USA v. Alejandro Rodriguez-Alvarez
UNPUBLISHED OPINION FILED. [11-51116 Affirmed ] Judge: PEH , Judge: PRO , Judge: LHS Mandate pull date is 08/28/2012 for Appellant Alejandro Rodriguez-Alvarez [11-51116]
Date Filed: 08/07/2012
IN THE UNITED STATES COURT OF APPEALS
United States Court of Appeals
FOR THE FIFTH CIRCUIT
August 7, 2012
Lyle W. Cayce
UNITED STATES OF AMERICA,
ALEJANDRO RODRIGUEZ-ALVAREZ, also known as Alejandro AlvarezRodriguez,
Appeal from the United States District Court
for the Western District of Texas
USDC No. 2:10-CR-1517-1
Before HIGGINBOTHAM, OWEN, and SOUTHWICK, Circuit Judges.
Alejandro Rodriguez-Alvarez (Rodriguez) appeals his 41-month withinguidelines sentence for being unlawfully present in the United States following
removal. He argues that his sentence was substantively unreasonable because
it was greater than necessary to meet the goals of 18 U.S.C. § 3553(a). Citing
United States v. Amezcua-Vasquez, 567 F.3d 1050 (9th Cir. 2009), Rodriguez
maintains that his sentence was unreasonable because his prior aggravated
Pursuant to 5TH CIR. R. 47.5, the court has determined that this opinion should not
be published and is not precedent except under the limited circumstances set forth in 5TH CIR.
Date Filed: 08/07/2012
assault of a child conviction was stale and he has no serious subsequent criminal
He asserts that one month after his sentence was imposed an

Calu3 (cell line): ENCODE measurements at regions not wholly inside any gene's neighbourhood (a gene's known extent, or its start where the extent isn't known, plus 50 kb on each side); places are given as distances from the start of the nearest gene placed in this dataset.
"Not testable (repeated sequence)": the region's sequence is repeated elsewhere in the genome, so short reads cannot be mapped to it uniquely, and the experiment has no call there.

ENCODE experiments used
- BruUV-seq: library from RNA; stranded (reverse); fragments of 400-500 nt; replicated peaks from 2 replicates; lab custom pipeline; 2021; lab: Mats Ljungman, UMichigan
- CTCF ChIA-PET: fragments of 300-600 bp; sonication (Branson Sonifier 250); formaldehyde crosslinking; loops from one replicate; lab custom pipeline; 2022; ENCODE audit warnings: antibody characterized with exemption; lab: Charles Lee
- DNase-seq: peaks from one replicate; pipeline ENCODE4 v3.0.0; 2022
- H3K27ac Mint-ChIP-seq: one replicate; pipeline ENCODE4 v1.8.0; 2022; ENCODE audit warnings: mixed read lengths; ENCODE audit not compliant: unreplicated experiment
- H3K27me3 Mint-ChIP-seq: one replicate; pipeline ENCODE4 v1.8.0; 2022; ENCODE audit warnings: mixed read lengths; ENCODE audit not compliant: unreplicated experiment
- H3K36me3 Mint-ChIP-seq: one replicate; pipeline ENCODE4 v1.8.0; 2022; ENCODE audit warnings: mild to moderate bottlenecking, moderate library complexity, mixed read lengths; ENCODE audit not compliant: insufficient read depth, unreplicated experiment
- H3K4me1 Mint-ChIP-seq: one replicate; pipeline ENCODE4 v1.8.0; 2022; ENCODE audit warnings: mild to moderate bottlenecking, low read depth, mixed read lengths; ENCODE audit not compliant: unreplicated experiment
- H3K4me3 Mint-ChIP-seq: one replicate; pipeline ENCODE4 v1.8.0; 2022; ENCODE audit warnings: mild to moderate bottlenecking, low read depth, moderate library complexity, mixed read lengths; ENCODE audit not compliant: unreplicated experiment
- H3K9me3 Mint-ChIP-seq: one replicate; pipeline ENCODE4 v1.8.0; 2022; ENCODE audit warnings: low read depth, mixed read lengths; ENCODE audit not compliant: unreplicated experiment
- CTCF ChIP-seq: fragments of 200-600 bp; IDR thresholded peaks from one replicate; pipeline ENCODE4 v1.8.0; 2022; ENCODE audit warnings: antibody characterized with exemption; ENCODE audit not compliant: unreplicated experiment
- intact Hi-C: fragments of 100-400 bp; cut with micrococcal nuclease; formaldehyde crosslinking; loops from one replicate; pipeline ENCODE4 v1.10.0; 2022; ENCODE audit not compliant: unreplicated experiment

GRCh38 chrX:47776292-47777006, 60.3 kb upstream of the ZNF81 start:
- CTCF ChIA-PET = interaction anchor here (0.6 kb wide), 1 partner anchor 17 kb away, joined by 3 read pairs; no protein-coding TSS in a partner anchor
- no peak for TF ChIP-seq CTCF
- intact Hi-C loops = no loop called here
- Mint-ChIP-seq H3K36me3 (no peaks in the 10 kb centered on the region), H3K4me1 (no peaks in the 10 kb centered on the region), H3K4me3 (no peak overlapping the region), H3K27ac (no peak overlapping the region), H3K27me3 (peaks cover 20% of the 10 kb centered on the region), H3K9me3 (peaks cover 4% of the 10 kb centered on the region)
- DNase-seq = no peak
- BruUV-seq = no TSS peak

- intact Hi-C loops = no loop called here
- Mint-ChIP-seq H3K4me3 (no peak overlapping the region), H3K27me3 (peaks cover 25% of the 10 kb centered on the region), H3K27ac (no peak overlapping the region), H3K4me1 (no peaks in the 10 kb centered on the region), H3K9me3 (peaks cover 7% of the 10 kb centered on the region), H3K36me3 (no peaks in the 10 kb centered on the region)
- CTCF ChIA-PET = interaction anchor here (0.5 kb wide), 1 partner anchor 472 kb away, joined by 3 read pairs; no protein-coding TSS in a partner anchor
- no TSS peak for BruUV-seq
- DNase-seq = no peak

amendment to U.S.S.G. § 2L1.2 that would have lowered his guidelines sentence
range became effective and that his culpability was mitigated by his positive
motive for returning.
Rodriguez argues that his request for a downward departure or variance
was sufficient to preserve his reasonableness challenge for review. As Rodriguez
acknowledges, this argument is foreclosed, and we review the substantive
reasonableness of the sentence for plain error because Rodriguez did not object
in the district court to the sentence as unreasonable. United States v. Peltier,
505 F.3d 389, 391-92 (5th Cir. 2007).
As Rodriguez’s sentence was within the guidelines range, a presumption
of reasonableness applies. United States v. Alonzo, 435 F.3d 551, 554 (5th Cir.
2006). Rodriguez argues that a presumption of reasonableness should not apply
because § 2L1.2 is not empirically based. As Rodriguez acknowledges, this
argument is foreclosed. See United States v. Mondragon-Santiago, 564 F.3d 357,
366-67 (5th Cir. 2009).
This court has explicitly rejected the Ninth Circuit’s reasoning in
Amezcua-Vasquez. United States v. Rodriguez, 660 F.3d 231, 233-34 (5th Cir.
2011). The amendment to § 2L1.2 that became effective after Rodriguez’s
sentencing does not make Rodriguez’s sentence unreasonable or plainly
erroneous. See United States v. Martin, 596 F.3d 284, 285-86 (5th Cir. 2010).
The district court, explicitly considering the § 3553(a) sentencing factors
and the arguments raised by Rodriguez, found that a sentence within the
guidelines sentence range was appropriate.
In light of the totality of the
circumstances, Rodriguez has not shown that the sentence was plainly
erroneous. See Gall v. United States, 552 U.S. 38, 51 (2007); Rita v. United
States, 551 U.S. 338, 359-60 (2007); Peltier, 505 F.3d at 392-94.
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